The economic consequences of terrorism are incalculable, ranging from the immediate havoc wrought by the terrorists to a long-term miasma of gloom and uncertainty. It is sometimes said that the two bombs the IRA let off in the City of London inflicted more damage to Britain than all the rest of its campaign because they scared off American bankers. Yet the tragically more deadly bombings in July last year did not.
Wall Street, New York and the American economy recovered heroically from the attacks of September 11, 2001 - with the help of ultra-low interest rates. But if you link t hose events with the Bush/Blair war in Iraq and its aftermath and then with the subsequent oil price explosion, the damage is deeper, more insidious.
But you could be wrong. On the face of it, the present oil price shock has more to do with demand from China than fears about Middle Easterners cutting off supplies.
The stock market's response to yesterday's episode of (hopefully) thwarted terrorism was reassuring. An instinctive 100-point mark-down on the Footsie first thing was steadily eroded as the day wore on - with the implication that provided nothing worse happens, it should be business as usual.
BA and other airlines have taken a knock - but so they did from the summer strikes of 2003 and 2005. The recent re-surgence of tourism from America may dry up now. But with the pound approaching $2 it was never likely to amount to much. As it happens, sterling did slip nearly two cents against the green-back yesterday, a small mercy, but welcome nonetheless.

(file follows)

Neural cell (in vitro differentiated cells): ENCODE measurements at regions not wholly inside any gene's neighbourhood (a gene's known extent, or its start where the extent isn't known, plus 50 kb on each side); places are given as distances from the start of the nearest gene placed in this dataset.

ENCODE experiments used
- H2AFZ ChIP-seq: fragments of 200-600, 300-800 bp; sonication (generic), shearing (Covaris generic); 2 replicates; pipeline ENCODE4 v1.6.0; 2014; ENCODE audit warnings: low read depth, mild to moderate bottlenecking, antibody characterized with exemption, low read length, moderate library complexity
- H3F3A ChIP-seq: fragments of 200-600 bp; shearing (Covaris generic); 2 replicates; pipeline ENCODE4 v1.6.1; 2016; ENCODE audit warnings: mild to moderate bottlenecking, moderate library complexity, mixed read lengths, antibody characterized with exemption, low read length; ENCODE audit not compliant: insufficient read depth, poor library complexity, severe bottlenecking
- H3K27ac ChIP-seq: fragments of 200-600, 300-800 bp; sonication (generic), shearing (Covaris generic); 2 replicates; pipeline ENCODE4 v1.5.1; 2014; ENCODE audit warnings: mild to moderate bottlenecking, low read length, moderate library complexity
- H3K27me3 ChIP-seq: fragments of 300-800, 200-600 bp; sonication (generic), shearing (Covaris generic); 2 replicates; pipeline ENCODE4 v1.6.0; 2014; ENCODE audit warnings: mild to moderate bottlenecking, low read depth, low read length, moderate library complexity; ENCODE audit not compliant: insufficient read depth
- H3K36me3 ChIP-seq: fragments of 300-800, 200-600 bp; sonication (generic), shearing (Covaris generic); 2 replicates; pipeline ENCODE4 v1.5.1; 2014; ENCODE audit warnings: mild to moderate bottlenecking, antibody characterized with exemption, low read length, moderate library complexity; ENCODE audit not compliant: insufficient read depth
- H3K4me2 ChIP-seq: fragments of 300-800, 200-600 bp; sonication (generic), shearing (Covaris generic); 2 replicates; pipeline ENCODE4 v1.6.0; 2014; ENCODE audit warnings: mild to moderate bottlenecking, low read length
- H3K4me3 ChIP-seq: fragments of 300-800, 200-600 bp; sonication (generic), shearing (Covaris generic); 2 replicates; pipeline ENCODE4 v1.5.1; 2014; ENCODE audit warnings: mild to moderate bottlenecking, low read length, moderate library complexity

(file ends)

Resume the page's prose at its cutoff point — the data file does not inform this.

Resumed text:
What we have had, though, is a chilling reminder that terrorism has become a fact of life. It is not always going to be thwarted.
What is the difference between Gordon Brown and Denis Healey? It is still not quite certain that Gordon will succeed where Denis failed in becoming leader of the Labour Party. Denis generously volunteers that Gordon has been a far more successful.
Chancellor, albeit in far easier times. But the key distinction is that while Denis micro-managed the British economy, Gordon doesn't try. In the global economy it not on - and a good thing, too, in the view of Dennis Turner, chief economist at HSBC Bank.
Mr Turner's case is that a successful Chancellor is one who makes Britain a good place to do global business - a country that copes in a fast-changing global economy, with global-minded companies that know how to handle interest and currency risks (or else use the services of a global bank like HSBC, of course). Stability is critical. If interest rates go up to five per cent this winter it will be for the first time in five years, no less.
The other trick is to have just enough regulation - red tape in moderation actually attracts foreign companies seeking a stock market listing without the overkill the postEnron Sarbanes-Oxley law has imposed on America.
There is even a North Korean mining company heading for AIM this autumn. Fine by me - provided the investors are Russian.